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California governor appoints Laphonza Butler to Dianne Feinstein’s Senate seat

Gavin Newsom, the California governor, has named Laphonza Butler, a Democratic strategist and former labor leader, to fill the Senate seat held by Dianne Feinstein, who died on Thursday.

The appointment fulfills Newsom’s pledge to appoint a Black woman to the Senate, while shirking calls to name Barbara Lee, a Black Bay Area congresswoman who is already running for the position in 2024.

Butler, 44, will be the only Black woman serving in the US senate, and the first openly LGBTQ+ person to represent California in the chamber. She currently leads Emily’s List, a national political organization dedicated to electing Democratic women who support reproductive rights. She has also served as a strategist and adviser to Kamala Harris’s presidential campaign and was a former labor leader of SEIU California, the state’s largest union, representing more than 700,000 workers.

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Feinstein, the oldest member of Congress and the longest-serving woman in the Senate, died at age 90 after a series of illnesses.

Butler currently lives in Maryland, according to her Emily’s List biography, but she owns a house in California and will re-register to vote in the state before taking office, according to the Newsom administration. She could be sworn in as early as Tuesday evening when the Senate returns to session.

Democrats control the Senate 51-49, though Feinstein’s seat is vacant. The quick appointment by Newsom will give the Democratic caucus more wiggle room on close votes, including nominations that Republicans uniformly oppose.

Newsom drew sharp criticism after he announced that he intended to appoint a short-term caretaker to the seat, so as not to tip the scales in the 2024 Senate race. Supporters of Lee, including the congressional Black Caucus had urged Newsom to appoint her.

“Barbara Lee, and Black women, are not mere caretakers, but the voting and organizing center of the national Democratic party,” said Aimee Allison, whose organization She the People promotes women of color in politics.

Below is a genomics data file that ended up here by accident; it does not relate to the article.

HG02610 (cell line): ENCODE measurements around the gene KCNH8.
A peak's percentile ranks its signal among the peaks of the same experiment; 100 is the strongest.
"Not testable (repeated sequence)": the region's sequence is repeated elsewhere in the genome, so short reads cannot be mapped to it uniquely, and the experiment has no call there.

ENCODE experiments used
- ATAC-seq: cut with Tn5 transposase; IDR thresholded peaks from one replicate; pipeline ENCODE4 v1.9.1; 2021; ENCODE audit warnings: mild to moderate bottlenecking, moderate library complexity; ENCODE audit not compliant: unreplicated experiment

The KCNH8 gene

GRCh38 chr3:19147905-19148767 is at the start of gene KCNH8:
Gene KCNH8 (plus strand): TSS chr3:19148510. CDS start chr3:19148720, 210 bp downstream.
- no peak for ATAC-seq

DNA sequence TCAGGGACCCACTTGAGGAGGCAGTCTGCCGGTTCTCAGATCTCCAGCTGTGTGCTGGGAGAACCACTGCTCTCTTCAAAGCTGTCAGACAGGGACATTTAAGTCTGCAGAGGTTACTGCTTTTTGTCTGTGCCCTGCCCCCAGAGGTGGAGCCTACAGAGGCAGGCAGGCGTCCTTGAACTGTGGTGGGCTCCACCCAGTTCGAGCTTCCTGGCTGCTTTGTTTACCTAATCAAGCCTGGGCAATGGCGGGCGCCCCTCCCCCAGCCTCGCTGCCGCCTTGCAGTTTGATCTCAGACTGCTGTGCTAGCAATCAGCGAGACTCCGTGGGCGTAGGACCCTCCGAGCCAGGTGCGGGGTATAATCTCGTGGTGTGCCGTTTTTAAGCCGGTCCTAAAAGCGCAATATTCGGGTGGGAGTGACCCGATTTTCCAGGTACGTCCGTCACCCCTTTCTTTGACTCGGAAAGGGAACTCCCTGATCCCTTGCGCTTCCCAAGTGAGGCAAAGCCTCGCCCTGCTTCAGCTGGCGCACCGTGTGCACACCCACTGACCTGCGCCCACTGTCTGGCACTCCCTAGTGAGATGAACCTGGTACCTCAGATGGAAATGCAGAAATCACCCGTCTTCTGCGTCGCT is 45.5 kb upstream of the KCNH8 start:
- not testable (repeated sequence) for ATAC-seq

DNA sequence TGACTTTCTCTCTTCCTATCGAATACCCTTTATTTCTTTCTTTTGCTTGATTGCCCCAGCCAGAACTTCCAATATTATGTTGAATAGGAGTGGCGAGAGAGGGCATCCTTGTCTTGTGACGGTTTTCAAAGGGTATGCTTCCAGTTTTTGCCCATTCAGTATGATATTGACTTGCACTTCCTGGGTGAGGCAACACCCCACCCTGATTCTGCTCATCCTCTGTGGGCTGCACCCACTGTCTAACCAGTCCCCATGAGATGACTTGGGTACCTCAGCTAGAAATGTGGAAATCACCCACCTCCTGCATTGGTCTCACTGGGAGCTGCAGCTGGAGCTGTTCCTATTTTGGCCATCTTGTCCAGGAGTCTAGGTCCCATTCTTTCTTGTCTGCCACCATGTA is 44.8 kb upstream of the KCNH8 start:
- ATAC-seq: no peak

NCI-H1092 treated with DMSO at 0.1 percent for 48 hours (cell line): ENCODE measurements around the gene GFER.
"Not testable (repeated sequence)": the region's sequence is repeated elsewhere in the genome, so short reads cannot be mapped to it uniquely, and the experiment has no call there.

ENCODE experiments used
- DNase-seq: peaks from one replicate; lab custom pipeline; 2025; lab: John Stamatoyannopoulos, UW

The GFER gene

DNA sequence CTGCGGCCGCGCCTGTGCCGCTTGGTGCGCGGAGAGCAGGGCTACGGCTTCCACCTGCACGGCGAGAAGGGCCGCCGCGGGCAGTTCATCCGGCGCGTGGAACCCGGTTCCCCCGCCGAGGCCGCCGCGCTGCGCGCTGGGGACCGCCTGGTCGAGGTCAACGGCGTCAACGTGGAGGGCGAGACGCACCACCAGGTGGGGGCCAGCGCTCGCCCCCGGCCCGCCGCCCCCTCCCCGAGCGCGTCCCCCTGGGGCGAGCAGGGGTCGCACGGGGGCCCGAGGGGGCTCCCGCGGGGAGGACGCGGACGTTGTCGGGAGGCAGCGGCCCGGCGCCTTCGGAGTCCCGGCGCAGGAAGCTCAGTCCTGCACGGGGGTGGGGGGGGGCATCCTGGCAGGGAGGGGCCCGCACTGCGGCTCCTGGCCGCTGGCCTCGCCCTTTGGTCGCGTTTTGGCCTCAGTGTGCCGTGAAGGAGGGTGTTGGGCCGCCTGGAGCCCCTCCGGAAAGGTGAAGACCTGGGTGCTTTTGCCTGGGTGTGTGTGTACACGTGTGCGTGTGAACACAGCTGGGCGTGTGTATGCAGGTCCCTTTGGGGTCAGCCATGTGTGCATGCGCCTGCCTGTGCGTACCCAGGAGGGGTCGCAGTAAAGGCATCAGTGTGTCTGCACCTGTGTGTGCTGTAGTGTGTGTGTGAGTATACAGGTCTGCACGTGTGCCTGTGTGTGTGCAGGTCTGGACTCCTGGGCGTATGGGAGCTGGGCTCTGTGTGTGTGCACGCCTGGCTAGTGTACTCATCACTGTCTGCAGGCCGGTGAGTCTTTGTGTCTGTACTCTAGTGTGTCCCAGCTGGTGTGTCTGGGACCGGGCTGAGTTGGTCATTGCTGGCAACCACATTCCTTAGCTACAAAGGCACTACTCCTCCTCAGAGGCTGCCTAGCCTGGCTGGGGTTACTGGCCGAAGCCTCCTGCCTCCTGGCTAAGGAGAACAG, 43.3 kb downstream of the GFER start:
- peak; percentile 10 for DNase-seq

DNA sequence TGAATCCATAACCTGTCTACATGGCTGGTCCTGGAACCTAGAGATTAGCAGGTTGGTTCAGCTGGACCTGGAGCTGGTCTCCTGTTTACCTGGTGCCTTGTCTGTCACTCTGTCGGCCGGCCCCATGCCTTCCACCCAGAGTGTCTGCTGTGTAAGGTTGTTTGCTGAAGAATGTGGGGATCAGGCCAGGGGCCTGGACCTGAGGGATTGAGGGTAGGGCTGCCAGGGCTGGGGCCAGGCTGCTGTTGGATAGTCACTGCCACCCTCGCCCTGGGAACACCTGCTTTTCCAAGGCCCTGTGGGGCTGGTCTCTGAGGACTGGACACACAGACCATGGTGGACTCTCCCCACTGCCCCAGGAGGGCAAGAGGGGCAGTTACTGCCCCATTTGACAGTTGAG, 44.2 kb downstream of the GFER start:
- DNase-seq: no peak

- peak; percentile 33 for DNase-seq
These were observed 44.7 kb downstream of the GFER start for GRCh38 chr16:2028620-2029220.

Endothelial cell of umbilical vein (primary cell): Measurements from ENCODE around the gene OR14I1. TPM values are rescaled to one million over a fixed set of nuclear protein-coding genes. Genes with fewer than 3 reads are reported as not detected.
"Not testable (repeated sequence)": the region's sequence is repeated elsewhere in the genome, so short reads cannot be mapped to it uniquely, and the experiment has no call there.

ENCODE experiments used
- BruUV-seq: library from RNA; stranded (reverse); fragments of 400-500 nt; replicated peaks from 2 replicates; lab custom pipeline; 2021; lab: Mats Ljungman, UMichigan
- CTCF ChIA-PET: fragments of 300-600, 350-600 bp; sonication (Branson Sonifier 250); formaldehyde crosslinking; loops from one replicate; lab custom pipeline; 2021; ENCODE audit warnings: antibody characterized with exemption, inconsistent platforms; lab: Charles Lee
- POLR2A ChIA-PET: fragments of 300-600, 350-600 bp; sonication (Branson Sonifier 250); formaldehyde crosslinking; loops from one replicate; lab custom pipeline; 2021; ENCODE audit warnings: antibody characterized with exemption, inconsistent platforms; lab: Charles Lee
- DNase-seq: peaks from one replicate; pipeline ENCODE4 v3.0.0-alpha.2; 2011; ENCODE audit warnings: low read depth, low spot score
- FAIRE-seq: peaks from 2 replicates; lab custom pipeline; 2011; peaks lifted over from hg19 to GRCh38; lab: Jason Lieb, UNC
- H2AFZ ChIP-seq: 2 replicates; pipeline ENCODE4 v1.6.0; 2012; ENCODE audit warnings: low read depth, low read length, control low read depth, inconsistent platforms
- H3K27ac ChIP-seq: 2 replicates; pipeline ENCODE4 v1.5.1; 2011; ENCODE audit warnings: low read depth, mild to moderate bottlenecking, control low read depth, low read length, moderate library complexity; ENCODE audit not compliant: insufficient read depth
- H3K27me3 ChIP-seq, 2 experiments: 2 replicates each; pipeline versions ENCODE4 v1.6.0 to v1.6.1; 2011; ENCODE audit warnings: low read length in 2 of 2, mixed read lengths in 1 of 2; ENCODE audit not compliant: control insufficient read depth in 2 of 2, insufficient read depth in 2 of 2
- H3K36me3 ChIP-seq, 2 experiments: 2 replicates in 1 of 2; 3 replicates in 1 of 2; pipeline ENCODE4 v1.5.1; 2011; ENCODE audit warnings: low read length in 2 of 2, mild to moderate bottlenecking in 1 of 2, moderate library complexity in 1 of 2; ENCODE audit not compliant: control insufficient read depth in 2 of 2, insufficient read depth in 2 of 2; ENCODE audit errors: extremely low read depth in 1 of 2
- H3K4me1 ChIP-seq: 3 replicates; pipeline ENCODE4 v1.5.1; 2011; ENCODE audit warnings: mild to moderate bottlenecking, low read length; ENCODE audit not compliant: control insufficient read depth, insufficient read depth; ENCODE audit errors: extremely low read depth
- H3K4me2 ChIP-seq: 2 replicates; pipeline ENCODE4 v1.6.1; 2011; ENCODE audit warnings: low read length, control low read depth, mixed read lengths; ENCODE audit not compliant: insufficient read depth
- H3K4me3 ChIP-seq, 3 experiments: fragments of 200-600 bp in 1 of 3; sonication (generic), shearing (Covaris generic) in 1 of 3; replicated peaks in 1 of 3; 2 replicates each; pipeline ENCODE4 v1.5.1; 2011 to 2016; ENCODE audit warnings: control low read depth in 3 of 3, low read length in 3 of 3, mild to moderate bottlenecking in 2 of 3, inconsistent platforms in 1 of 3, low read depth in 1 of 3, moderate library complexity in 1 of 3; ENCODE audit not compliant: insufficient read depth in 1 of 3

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The governor’s administration tried to stem criticism by saying that his appointee would be free to run in 2024 as well. His spokesperson, Anthony York, said the governor did not ask Butler to commit to staying out of the race. The deadline for candidates to file for the office is 8 December.

However, if Butler does choose to run, she would face steep challenges mounting a campaign just six months before the March 2024 primaries.

Only been two Black women have served in the US Senate so far – Harris and Carol Moseley Braun.

Feinstein said in February she was would not seek re-election in 2024. Lee is competing against two fellow congressional Democrats – Katie Porter and Adam Schiff – for the seat. Lee, who is the only Black woman running, is currently trailing Porter and Schiff in fundraising and polling.

Butler has never held elected office, but has a long track record in California politics. Prior to joining Emily’s List, she was a partner in the political consulting firm run by the veteran Newsom strategists Ace Smith, Sean Clegg and Juan Rodriguez.

“An advocate for women and girls, a second-generation fighter for working people, and a trusted adviser to Vice President Harris, Laphonza Butler represents the best of California, and she’ll represent us proudly in the United States Senate,” Newsom said in a statement.

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Butler, who said she was honored to accept the nomination, posted on X: “No one will ever measure up to the legacy of Sen. Dianne Feinstein, but I will do my best to honor her legacy and leadership by committing to work for women and girls, workers and unions, struggling parents, and all of California. I am ready to serve.”

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Butler was born in Magnolia, Mississippi. After her father died when she was 16, her mother supported the family working as many as three jobs at once.

She received her bachelor’s degree in political science from Jackson State University – a historically Black college – where her instructors included veterans of the civil rights movement. She told the LA Times in 2021: “What are you doing for freedom? That was always the question.”

She spent nearly two decades at the SEIU, helping organize nurses and janitors before moving to California in 2009 to lead a branch of the union representing homecare workers and nursing home workers and successfully advocating for a $15 minimum wage. She was elected SEIU president in 2013.

She worked for Airbnb as director of public policy and campaigns in North America and as a political consultant, before she joined Emily’s List, becoming the first woman of color to head the organization. With the US supreme court’s 2022 decision to overturn women’s constitutional right to abortion, the issue has become a galvanizing one for many Democrats.

In March, California voters will make two choices, deciding who should compete to finish the remainder of Feinstein’s term and who should fill the seat for a new six-year term beginning in January 2025.

The seat is expected to stay in Democratic hands in the 2024 election. Democrats in the state have not lost a statewide election since 2006, and the party holds a nearly two-to-one voter registration advantage over Republicans.

The California senator Alex Padilla, who was appointed by Newsom in December 2020 after then senator Harris became vice-president, said he was “honored” to welcome Butler to the Senate, and praised the governor’s swift action in naming her.